There are five levels to play through, each ending with an over-the-top boss encounter. While the scale and number of the levels seem small at first, the increased difficulty will ensure you won’t complete any of them on your first play-through. As you repeatedly try to blast the enemies shooting in your direction, you will learn their patterns and feel a sense of progression many shooting gallery titles lack. You can also play every level in endless mode to try and gain a high score on the online leaderboards. Also, there is a challenge mode for each stage that comes with a preset loadout and goals to accomplish.
In the case of Blasters of the Universe, you will need to avoid your head being shot and this works great in VR. Your body will not take damage, so there is no need to protect it, although this does take some time to get use to. Moving around is imperative to survival and this is where having the room to maneuver is essential. Enemies will come from all sides, and it can be heart-breaking when you don’t see that one bullet coming from an angle you didn’t think about.
While most gallery-based shooters will provide you with a selection of weapons, sometimes swappable mid-level, Blasters of the Universe takes a different route with only one highly customizable gun in the armory. This is one of the title’s biggest and best features, with a massive selection of options to tailor your gun exactly how you want it–once you’ve unlocked the parts by dying while playing in-the game. The Frame is the base for every weapon, and each one has different attributes and a unique ability to unleash when things get too out of control. Finding the perfect combo of ammo and barrel attachments for your gun is part of the fun and adds surprising depth to the limited amount of levels.
On your offhand, you can choose between a variety of shields, each with their pros and cons. The shield is just a secondary line of defense, though due to the bullets being so numerous and constant, trying to block anything of significance is a quick way to fail. I’d often be so focused on dodging and shooting that I’d forget that I had a shield at all. I wish there was the option to dual-wield weapons, but considering how crazy the action may have been with another gun it’s best not to speculate.
As you pass certain parts of a level, new equipment will be unlocked. You most likely will never complete a single level in your first try, but fortunately, as you play there are experience points that unlock better upgrades to your shield and gun. It was fun experimenting with new equipment and being able to feel like you were always achieving something even if failing a level. The equipment you unlock will change the type of ammo you use, the way the bullets fire from your gun, the recharge rate of your shield or gun, and many more options. There are many combinations you can use and can customize to your playstyle preference.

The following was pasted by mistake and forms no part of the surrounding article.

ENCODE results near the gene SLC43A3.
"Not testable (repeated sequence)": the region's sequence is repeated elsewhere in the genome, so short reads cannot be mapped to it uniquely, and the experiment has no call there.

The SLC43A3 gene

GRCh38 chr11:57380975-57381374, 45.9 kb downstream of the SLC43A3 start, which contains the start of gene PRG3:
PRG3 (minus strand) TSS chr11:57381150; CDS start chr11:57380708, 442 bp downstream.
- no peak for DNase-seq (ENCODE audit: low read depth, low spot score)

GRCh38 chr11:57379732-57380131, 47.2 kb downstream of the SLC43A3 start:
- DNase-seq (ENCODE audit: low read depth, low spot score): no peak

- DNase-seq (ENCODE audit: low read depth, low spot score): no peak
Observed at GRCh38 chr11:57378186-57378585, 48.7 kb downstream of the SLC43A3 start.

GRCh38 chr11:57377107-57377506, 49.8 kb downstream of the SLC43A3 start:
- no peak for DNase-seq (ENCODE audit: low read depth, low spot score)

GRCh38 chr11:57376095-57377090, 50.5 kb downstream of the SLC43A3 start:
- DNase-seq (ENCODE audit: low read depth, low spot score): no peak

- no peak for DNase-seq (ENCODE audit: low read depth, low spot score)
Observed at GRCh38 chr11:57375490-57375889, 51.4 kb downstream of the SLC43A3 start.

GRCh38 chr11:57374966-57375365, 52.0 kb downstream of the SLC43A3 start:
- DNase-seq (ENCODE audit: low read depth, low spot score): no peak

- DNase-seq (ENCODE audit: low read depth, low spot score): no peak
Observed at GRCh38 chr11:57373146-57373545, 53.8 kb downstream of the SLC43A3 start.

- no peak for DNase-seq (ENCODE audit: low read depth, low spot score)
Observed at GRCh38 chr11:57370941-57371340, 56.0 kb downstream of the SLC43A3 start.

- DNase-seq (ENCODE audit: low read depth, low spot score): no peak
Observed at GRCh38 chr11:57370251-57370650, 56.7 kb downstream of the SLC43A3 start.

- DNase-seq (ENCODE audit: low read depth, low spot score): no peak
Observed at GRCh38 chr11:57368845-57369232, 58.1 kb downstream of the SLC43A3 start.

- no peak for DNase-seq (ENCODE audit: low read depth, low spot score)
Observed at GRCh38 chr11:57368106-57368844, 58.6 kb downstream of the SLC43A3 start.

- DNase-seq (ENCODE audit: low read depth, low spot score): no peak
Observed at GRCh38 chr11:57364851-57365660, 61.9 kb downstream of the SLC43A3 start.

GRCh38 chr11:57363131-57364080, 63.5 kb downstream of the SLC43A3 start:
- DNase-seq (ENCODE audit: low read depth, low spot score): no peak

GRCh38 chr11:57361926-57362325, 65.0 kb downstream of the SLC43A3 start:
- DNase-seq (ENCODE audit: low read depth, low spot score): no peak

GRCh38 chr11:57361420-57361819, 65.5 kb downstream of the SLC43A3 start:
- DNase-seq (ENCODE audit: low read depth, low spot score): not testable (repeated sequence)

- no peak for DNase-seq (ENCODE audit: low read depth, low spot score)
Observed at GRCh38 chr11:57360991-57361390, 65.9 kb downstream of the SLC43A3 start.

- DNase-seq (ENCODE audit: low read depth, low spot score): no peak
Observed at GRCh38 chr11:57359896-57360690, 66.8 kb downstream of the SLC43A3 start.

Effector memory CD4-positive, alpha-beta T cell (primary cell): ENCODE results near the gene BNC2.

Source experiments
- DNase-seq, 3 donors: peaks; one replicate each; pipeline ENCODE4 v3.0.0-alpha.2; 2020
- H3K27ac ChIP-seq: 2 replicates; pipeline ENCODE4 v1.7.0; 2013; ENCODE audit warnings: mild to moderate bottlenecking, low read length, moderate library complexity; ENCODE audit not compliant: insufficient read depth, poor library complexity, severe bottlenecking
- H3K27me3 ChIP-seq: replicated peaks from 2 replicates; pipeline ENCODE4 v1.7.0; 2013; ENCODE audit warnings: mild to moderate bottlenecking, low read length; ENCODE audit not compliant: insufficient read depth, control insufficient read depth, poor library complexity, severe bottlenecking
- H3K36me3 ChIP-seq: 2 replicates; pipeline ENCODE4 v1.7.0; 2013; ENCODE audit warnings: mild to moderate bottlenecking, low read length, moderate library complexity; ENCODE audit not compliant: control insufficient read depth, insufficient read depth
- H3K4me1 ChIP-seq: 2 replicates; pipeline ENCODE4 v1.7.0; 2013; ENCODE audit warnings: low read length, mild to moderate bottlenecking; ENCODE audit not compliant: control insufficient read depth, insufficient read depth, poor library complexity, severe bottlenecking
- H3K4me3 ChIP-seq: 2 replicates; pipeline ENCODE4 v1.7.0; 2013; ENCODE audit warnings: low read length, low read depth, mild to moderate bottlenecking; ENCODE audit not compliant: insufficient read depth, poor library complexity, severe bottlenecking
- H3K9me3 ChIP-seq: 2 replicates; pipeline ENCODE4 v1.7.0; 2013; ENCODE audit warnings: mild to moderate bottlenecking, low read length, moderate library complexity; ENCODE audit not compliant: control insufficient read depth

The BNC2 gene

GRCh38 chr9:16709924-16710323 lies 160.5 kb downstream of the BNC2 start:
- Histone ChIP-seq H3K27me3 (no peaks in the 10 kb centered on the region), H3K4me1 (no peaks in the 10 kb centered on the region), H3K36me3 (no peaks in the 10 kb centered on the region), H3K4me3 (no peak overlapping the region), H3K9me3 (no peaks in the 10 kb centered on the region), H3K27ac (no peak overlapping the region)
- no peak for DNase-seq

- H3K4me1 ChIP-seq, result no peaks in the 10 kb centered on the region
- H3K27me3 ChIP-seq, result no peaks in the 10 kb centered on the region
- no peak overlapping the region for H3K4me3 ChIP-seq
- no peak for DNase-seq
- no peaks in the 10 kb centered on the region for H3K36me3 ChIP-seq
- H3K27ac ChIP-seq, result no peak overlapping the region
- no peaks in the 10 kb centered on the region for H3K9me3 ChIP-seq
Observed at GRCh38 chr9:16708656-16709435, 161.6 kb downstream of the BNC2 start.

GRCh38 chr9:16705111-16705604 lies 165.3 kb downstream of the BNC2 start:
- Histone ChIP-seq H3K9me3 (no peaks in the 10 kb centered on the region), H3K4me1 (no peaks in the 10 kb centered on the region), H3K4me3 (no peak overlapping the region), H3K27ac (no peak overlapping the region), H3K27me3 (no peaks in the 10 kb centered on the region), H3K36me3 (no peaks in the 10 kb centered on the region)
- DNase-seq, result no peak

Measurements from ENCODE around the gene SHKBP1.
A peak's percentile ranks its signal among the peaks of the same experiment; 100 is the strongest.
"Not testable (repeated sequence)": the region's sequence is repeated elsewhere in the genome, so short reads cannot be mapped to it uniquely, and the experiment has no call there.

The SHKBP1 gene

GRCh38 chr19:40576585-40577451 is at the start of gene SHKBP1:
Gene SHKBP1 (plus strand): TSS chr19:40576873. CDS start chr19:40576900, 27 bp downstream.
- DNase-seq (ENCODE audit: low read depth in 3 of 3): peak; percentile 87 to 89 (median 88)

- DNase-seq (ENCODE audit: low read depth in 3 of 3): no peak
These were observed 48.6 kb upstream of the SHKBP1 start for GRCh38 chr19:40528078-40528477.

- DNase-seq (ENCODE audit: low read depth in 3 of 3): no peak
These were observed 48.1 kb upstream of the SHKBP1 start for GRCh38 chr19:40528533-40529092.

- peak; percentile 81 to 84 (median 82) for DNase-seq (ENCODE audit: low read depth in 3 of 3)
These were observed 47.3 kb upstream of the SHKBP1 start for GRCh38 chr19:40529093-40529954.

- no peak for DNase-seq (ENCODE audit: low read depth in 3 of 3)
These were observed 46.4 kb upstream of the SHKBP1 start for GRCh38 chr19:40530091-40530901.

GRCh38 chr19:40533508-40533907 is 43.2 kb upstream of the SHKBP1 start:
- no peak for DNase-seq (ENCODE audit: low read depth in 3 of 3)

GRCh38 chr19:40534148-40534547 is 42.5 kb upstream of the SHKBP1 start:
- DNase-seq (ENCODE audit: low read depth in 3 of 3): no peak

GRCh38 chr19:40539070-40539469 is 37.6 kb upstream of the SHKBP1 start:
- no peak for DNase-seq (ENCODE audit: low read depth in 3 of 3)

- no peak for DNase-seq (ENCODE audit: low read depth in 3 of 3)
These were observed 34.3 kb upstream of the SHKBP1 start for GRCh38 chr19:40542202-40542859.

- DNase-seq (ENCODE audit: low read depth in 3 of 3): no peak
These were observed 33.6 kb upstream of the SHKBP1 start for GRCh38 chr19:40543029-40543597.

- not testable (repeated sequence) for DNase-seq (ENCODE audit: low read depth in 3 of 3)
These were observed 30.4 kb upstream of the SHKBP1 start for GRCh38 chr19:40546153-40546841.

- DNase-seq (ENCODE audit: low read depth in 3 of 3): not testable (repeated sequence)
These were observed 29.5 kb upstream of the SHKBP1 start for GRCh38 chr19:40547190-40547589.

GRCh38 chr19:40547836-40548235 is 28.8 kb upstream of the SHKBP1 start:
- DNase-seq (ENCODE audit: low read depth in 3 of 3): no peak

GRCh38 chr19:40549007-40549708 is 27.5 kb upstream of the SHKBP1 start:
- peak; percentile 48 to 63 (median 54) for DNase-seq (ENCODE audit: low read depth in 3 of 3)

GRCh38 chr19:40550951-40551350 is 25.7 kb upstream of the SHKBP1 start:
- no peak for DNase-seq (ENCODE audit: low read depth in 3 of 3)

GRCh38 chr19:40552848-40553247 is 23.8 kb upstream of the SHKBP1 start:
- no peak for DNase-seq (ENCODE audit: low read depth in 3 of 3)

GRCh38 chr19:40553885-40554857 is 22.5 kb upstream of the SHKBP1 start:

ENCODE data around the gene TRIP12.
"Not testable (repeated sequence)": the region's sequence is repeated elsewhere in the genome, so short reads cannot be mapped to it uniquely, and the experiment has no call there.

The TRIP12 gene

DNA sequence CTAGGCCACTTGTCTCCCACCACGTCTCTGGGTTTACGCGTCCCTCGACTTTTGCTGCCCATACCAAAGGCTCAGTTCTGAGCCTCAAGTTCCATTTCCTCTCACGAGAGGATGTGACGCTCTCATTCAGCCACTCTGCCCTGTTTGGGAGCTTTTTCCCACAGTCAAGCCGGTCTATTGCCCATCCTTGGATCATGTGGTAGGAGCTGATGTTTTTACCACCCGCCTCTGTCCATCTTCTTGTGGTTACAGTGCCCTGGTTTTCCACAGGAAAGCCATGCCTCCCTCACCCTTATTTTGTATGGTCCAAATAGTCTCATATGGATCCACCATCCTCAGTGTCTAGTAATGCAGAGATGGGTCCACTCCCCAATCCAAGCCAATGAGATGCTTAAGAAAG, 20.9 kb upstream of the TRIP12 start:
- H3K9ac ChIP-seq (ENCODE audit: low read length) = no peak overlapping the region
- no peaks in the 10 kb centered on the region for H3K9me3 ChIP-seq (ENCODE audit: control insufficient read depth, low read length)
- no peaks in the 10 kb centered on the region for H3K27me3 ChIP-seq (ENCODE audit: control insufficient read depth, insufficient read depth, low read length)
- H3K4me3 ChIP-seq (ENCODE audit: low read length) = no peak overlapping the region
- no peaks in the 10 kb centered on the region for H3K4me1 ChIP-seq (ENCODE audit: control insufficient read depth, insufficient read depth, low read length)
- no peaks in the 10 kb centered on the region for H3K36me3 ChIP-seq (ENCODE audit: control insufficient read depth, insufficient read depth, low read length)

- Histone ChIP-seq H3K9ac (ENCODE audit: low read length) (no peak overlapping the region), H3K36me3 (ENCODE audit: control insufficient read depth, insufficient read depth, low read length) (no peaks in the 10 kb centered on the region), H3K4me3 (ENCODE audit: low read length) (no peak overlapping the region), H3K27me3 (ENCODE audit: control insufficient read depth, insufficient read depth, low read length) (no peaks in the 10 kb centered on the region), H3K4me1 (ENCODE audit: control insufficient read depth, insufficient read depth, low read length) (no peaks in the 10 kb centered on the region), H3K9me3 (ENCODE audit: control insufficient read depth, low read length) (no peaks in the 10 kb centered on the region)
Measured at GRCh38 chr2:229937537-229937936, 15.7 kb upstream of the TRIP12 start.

Finally, I’d be remiss not to mention how the retro aesthetic goes a long way in setting Blasters of the Universe apart from the competition. The neon-soaked art style and the unique enemy designs make you feel like you’re actually in a TRON-like environment. Along with that, a pulse-pounding synth soundtrack will pump you up during each fight. Everything is over-exaggerated and unapologetically 80/90’s and makes this world a delight to be part of.
Overall, Blasters of the Universe is a triumphant bullet-hell gallery shooter that ranks among some of the best, and definitely a can’t-miss VR title. It does’t necessarily revolutionize the genre, but the solid shooting mechanics and spectacular euphoria of action will keep you coming back. Blasters of the Universe makes this a great time to be a VR adopter and makes for a great title to show off to friends.
Review Code generously provided by Wonacott Communications.
+ Great soundtrack
+ Fun and engaging gameplay mechanics
+ Tracking works almost flawlessly in VR
+ Superb use of neon backgrounds and retro style
- Lack of end game content
- Difficulty can be off-putting at times